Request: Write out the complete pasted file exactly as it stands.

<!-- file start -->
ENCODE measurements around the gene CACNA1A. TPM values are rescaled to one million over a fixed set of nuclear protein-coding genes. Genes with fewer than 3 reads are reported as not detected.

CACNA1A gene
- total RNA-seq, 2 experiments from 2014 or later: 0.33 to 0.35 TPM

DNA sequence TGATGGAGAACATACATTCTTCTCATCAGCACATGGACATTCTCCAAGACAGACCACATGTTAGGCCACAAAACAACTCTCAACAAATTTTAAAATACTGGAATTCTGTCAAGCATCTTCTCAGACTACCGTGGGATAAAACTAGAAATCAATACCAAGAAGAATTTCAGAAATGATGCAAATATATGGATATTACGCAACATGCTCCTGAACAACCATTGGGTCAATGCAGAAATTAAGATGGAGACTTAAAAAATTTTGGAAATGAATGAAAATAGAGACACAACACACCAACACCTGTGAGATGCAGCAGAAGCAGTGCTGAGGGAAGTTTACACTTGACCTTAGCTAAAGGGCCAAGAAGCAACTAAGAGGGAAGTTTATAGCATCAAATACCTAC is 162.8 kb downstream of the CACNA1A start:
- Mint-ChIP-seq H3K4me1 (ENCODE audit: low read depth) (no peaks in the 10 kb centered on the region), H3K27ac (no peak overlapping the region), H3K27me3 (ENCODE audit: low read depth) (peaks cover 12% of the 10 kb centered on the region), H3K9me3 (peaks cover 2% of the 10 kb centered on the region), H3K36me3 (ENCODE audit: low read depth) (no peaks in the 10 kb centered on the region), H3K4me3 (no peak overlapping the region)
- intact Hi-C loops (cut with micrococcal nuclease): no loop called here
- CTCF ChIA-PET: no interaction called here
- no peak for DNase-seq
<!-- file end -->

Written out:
ENCODE measurements around the gene CACNA1A. TPM values are rescaled to one million over a fixed set of nuclear protein-coding genes. Genes with fewer than 3 reads are reported as not detected.

CACNA1A gene
- total RNA-seq, 2 experiments from 2014 or later: 0.33 to 0.35 TPM

DNA sequence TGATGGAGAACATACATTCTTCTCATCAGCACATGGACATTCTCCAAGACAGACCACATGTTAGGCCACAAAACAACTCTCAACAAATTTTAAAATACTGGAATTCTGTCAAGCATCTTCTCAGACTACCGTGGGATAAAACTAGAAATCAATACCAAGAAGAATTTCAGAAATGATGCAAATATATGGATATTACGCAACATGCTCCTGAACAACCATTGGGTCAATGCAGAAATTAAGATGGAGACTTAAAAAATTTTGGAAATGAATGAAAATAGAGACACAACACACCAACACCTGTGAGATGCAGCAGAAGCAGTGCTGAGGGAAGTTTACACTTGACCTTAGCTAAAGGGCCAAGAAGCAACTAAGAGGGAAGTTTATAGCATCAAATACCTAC is 162.8 kb downstream of the CACNA1A start:
- Mint-ChIP-seq H3K4me1 (ENCODE audit: low read depth) (no peaks in the 10 kb centered on the region), H3K27ac (no peak overlapping the region), H3K27me3 (ENCODE audit: low read depth) (peaks cover 12% of the 10 kb centered on the region), H3K9me3 (peaks cover 2% of the 10 kb centered on the region), H3K36me3 (ENCODE audit: low read depth) (no peaks in the 10 kb centered on the region), H3K4me3 (no peak overlapping the region)
- intact Hi-C loops (cut with micrococcal nuclease): no loop called here
- CTCF ChIA-PET: no interaction called here
- no peak for DNase-seq